Content marketing and the Bank of Trust

Content Marketing and the Bank of Trust

Making deposits at the Bank of Trust

This is the third post in our series on selling with content. Introducing copywriting supremo Andy Maslen. Here Andy looks at an important question for every professional seller – how to use content to approach your email list. We love the Bank of Trust analogy and hope it makes you think too. Over to Andy.

Making deposits at the Bank of Trust – how to sell successfully using content

Picture the scene.

You open a bank account on a Monday with a deposit of a pound. The next day you ask to see the manager and ask her for a loan of £1,000.

She, unsurprisingly, turns you down.

The next week, you go to the cashpoint and try to withdraw £100.

It refuses your request.

Two days later you ask for an overdraft facility of £2,000.

The manager asks you to come and see her, and tells you your account has been closed as you’re not the kind of person they want to do business with.

She was kind. She got rid of you in private. We’ll return to this scenario later.

Now, imagine that instead of opening an account with the Nationwide or Barclays, you’re opening an account at a bank run by your customer. It’s called the Bank of Trust.

Every time you give them something that they find valuable, your account is credited and your balance of trust increases. And every time you ask them to do something that YOU find valuable, your account is debited, and your balance decreases.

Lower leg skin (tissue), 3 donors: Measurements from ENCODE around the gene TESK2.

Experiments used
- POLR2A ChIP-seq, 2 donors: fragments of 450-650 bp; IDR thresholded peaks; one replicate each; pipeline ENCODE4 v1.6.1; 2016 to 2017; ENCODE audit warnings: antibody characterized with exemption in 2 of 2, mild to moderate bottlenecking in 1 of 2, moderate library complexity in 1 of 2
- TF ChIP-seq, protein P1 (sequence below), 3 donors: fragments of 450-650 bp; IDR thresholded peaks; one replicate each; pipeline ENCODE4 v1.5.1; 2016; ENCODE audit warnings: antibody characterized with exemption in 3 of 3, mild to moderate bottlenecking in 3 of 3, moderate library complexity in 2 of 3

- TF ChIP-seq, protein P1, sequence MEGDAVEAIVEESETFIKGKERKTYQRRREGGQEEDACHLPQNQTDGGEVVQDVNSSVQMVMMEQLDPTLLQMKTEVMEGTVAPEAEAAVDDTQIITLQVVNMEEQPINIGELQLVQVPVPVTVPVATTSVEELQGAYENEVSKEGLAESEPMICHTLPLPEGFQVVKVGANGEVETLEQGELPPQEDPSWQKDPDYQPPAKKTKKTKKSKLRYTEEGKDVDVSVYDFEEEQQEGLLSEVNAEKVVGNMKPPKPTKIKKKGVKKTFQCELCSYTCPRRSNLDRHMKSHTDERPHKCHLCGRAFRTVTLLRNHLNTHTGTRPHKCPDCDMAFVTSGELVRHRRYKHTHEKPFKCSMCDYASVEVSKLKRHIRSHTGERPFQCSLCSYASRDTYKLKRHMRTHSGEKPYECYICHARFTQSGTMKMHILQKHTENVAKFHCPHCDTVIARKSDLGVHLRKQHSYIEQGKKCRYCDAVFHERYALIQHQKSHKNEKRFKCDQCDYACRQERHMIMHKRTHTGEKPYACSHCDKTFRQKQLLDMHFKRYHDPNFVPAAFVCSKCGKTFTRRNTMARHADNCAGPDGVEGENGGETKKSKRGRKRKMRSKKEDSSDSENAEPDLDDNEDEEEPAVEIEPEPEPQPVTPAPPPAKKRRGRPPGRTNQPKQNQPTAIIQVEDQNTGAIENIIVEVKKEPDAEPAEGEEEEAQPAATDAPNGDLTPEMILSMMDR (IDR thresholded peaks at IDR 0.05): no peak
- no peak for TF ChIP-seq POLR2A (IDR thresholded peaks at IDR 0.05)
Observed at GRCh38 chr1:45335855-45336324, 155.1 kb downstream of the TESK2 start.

This is the basic content marketing equation and we ignore its unforgiving maths at our peril.

The Bank of Trust in action with your email database

Let’s look at the Bank of Trust concept in action when marketing with email.

Having built, acquired or otherwise assembled an email list or database, it’s natural that you should want to see some return on investment (ROI). Preferably as soon as possible.

This is fine and commercially very sensible. After all, who invests in an asset and then doesn’t expect an ROI?

The question is, how soon is ‘as soon as possible’?

An easier question to answer is ‘how soon is too soon’? And the answer is, before you’ve built up enough credit to make a withdrawal. In practical terms, that probably means at any point before you’ve sent your newly acquired email contact two or three pieces of content.

Figuring out what to say to whom, and when, requires a plan. You needs to plot the timings and content of all the communications you want to send to your customer. Your plan will include the primary message, content, links and any action you want the customer to take.

Within your overall plan, you need to decide on the tone and style of each individual email.

Plan first, execute later: think KFC

When planning your email contact campaign, try using my KFC planning tool.